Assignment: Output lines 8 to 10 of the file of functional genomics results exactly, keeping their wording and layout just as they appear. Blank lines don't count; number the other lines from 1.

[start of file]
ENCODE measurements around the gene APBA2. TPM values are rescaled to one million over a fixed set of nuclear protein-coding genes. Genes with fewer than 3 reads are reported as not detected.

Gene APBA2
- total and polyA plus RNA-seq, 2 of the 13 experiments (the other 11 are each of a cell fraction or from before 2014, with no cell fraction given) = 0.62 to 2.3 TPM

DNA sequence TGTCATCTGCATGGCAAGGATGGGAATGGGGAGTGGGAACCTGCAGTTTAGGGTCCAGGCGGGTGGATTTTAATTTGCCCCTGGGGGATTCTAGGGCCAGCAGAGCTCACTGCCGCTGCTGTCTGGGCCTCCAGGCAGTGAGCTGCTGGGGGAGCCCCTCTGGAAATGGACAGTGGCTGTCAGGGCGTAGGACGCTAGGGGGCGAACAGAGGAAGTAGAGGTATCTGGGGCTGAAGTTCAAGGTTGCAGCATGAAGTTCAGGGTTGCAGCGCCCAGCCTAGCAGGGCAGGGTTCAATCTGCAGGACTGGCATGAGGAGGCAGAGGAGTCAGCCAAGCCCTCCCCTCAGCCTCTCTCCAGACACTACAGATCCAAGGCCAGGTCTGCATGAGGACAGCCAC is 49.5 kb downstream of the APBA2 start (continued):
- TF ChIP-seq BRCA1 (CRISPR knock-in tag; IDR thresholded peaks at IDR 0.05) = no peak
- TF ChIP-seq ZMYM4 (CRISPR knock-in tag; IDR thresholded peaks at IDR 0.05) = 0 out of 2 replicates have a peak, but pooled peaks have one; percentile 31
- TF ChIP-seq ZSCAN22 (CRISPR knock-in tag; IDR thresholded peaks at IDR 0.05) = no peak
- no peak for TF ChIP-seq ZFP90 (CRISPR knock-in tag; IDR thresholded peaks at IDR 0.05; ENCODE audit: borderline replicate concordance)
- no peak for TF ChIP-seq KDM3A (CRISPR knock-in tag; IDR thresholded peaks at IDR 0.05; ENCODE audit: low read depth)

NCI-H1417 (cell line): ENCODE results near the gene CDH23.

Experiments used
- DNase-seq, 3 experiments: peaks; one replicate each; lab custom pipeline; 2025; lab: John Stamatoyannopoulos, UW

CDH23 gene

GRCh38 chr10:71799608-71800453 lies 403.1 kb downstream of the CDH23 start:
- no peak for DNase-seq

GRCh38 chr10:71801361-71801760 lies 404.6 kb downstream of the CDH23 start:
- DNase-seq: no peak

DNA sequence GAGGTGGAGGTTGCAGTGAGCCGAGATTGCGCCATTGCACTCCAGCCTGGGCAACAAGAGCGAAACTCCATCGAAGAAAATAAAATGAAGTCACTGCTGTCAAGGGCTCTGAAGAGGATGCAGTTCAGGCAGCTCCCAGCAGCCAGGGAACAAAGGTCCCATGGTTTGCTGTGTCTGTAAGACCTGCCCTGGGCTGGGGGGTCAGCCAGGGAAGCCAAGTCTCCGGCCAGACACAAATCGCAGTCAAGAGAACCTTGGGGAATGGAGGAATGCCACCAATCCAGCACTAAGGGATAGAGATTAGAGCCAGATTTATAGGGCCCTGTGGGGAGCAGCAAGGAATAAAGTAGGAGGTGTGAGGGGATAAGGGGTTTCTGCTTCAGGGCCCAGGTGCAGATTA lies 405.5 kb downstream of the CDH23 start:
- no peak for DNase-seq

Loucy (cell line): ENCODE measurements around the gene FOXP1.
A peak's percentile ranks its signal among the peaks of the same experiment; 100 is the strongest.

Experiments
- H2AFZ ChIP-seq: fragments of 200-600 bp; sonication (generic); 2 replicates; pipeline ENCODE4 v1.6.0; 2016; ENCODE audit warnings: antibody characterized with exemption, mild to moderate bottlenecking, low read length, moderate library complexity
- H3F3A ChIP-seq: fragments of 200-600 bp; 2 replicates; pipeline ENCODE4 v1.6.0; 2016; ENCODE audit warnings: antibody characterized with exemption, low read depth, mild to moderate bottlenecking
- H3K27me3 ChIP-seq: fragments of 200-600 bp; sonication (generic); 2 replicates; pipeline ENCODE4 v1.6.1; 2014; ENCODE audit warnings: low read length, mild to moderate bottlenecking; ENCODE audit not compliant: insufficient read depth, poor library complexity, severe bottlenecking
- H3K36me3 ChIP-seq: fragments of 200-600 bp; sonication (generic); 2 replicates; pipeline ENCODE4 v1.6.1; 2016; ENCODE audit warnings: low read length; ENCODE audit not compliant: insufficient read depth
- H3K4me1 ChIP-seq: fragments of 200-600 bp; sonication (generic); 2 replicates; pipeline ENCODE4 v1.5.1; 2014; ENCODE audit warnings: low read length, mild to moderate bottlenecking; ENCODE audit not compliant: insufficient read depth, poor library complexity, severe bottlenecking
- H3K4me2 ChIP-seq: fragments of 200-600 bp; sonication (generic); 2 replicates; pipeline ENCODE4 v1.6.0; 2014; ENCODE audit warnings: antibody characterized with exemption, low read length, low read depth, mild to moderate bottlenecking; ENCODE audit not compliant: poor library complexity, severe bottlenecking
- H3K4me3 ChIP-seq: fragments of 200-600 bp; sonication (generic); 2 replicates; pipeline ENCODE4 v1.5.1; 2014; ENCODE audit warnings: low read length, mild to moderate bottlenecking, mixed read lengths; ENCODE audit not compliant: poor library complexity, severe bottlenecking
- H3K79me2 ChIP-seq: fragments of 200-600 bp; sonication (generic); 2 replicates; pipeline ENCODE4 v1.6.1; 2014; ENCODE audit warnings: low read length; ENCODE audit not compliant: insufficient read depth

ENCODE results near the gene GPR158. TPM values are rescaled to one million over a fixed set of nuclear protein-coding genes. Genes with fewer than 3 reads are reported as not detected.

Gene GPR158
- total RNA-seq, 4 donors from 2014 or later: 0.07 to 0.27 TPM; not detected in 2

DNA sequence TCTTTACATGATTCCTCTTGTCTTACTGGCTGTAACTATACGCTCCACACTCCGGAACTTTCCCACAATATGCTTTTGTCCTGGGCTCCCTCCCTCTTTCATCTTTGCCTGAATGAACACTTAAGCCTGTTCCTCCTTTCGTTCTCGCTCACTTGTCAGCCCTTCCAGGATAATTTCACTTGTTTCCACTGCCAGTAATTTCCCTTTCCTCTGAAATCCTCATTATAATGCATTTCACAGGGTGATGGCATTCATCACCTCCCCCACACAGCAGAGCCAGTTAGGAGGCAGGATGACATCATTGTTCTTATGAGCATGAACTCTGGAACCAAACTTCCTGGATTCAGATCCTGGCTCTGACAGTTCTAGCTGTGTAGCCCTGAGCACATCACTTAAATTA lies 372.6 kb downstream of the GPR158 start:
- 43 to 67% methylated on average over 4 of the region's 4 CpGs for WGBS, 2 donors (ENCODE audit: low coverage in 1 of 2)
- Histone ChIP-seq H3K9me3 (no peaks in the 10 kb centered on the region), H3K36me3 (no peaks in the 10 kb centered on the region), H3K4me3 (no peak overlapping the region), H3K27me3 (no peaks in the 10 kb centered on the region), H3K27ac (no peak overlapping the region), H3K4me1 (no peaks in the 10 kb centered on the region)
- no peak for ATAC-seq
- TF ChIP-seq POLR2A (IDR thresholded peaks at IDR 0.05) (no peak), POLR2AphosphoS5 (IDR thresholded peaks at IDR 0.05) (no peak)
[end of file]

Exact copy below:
- no peak for TF ChIP-seq ZFP90 (CRISPR knock-in tag; IDR thresholded peaks at IDR 0.05; ENCODE audit: borderline replicate concordance)
- no peak for TF ChIP-seq KDM3A (CRISPR knock-in tag; IDR thresholded peaks at IDR 0.05; ENCODE audit: low read depth)

NCI-H1417 (cell line): ENCODE results near the gene CDH23.